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2003. Plant Management Network. This article is in the public domain.
Accepted for publication 11 February 2003. Published 11 March 2003.


Toxicity Responses of Herbaceous and Woody Ornamental Plants to Chlorine and Hydrogen Dioxides


W. E. Copes, USDA-ARS Small Fruit Experiment Station, Poplarville, MS 39470; G. A. Chastagner and R. L. Hummel, Research and Extension Center, Washington State University, Puyallup 98371


Corresponding author: Warren E. Copes. wcopes@ars.usda.gov


Copes, W. E., Chastagner, G. A., and Hummel, R. L. 2003. Toxicity responses of herbaceous and woody ornamental plants to chlorine and hydrogen dioxides. Online. Plant Health Progress doi:10.1094/PHP-2003-0311-01-RS.


Abstract

Regular and excessive rates of chlorine dioxide (ClO2) and hydrogen dioxide (H2O2) were sprayed five times at 3-day intervals on eight bedding plant and nine shrub species to determine if plant damage would result. Marketability was judged to be reduced if >4% surface area of leaves and/or flowers were adversely affected. Rates of 5 and 50 ppm ClO2 and 900 and 2700 ppm H2O2 did not damage most plants tested and will likely control most common pathogen propagules. Rates of 100 ppm ClO2 and 5400 ppm H2O2 did not damage most plants tested if sprayed less than four consecutive times and should control some of the more chemical-tolerant pathogens.


Introduction

Ornamental plant growers routinely use disinfectants to kill pathogen propagules on inert surfaces. Also, bleach products have been used for many years to disinfect surfaces of cuttings from woody plants. The addition of quaternary ammonium compounds (QAC) can extend the vase-life of chrysanthemum flowers (5). QAC products have also been applied directly to plants during production. The use of disinfectants in ornamental plant production is currently limited by the lack of data on efficacy, residual activity, and potential of plant damage.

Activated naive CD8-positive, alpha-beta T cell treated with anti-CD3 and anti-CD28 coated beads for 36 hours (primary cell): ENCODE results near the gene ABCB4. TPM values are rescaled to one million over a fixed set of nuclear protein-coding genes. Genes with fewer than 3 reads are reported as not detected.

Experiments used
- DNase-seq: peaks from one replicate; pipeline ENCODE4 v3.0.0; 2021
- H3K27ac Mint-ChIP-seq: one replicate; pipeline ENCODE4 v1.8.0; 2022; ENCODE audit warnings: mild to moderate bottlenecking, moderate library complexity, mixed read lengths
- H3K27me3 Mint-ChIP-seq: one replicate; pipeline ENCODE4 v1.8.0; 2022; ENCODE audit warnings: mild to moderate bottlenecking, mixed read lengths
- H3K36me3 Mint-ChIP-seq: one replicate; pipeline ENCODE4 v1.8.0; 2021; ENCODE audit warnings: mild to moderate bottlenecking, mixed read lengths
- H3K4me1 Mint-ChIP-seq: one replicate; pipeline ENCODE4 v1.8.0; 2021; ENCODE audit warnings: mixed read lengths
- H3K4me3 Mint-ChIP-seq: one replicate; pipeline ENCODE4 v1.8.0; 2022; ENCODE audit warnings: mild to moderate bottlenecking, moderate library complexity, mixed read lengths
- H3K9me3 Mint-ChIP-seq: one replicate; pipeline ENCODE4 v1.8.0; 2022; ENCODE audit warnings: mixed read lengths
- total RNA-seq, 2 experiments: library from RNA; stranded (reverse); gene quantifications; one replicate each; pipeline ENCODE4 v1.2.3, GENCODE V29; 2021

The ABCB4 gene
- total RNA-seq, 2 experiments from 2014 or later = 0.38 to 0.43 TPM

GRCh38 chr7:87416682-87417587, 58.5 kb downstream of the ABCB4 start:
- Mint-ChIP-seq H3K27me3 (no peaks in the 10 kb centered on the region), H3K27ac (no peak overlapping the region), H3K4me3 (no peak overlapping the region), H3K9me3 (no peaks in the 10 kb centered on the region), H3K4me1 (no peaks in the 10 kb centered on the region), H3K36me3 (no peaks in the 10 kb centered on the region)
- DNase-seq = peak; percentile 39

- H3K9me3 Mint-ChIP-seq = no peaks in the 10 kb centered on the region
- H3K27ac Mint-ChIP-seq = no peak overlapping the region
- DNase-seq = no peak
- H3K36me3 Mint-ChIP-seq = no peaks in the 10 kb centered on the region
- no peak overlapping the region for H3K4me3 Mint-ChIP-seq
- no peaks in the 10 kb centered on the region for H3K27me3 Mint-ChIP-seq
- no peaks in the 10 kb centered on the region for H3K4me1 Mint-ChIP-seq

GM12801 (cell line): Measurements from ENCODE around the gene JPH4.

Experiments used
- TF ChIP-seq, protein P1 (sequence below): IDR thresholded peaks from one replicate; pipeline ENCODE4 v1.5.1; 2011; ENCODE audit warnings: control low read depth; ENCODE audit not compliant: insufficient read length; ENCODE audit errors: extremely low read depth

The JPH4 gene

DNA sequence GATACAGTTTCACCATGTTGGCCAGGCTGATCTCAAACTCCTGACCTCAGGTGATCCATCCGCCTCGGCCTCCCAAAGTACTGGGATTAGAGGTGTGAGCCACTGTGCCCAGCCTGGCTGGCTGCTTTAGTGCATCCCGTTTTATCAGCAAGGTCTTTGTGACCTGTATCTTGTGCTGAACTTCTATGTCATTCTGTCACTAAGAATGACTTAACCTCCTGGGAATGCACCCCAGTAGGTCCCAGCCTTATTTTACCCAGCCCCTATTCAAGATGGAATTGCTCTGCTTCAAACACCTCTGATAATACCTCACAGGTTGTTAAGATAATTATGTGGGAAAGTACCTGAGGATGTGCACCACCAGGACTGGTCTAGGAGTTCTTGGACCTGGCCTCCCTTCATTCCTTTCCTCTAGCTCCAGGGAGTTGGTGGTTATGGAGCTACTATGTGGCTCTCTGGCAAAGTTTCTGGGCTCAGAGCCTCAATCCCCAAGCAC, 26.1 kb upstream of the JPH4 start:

Disinfectants kill fungal inoculum (spores, mycelia, sporangia, etc.) and bacterial cells by direct contact and provide no systemic nor residual protection. Disinfectants are active for only minutes (depending on chemical reactions with water properties and surfaces [i.e., demand load], volatilization loss of the active chemical, and evaporative drying of the disinfectant from a surface). Pathogen propagules contacted at the time of application are killed but propagules that arrive hours or even minutes after the disinfectant has dried or dissipated are unaffected.

Fungicide and bactericide spray practices have been developed over many years of scientific tests and commercial usage. A very limited research base currently exists to support recommendations for spray intervals for disinfectants or for specific strategies to alternate fungicide, bactericide, and disinfectant applications for the management of diseases on ornamental plants. ZeroTol (27% a.i. hydrogen dioxide [H2O2]) is currently labeled and being used as a pre-plant dip or foliar spray on greenhouse and field ornamental plants, cut flowers, and bare-root nursery stock (EPA Registration No. 70299-1). The 2002 ZeroTol label lists rates of 53 to 264 ppm H2O2 in mist propagation systems, 530 ppm H2O2 in treatment of cut flowers, 1050 ppm H2O2 for preventative foliar applications under greenhouse and field conditions, 2640 ppm H2O2 for curative foliar applications and in treatment of bare-root nursery stock, and 5270 ppm H2O2 in treatment of seed beds and soil.

Chlorine dioxide (ClO2) is another disinfectant with potential for direct application to plants. It is registered for use in fruit and vegetable processing lines (EPA Reg. No. 5382-43-43553). It is labeled at 3 ppm ClO2 on cut and peeled fruits and vegetables and with no rate restriction on raw agricultural products with the stipulation that produce be rinsed with water after treatment. Chastagner and Riley (2) showed that ClO2 was an effective replacement for formaldehyde in preventing the spread of Fusarium basal rot during the hot water treatment of daffodil bulbs. No adverse growth effects were noted on bulbs that had received a 4-hour-long dip at 10 ppm ClO2. Carrillo et al. (1) showed that five applications at 0.52 ppm ClO2 did not harm seedlings of radish (Raphanus sativus) cv. Champion and lettuce (Lactuca sativa) cv. Great Lakes 118. A single application of ClO2 at 1.04 ppm also had no negative effect, while five applications had only a small adverse effect from which plants recovered. A single application at 26 ppm ClO2 water caused a slight reduction in growth, and five applications at 3-day intervals resulted in growth reduction and leaf chlorosis (1).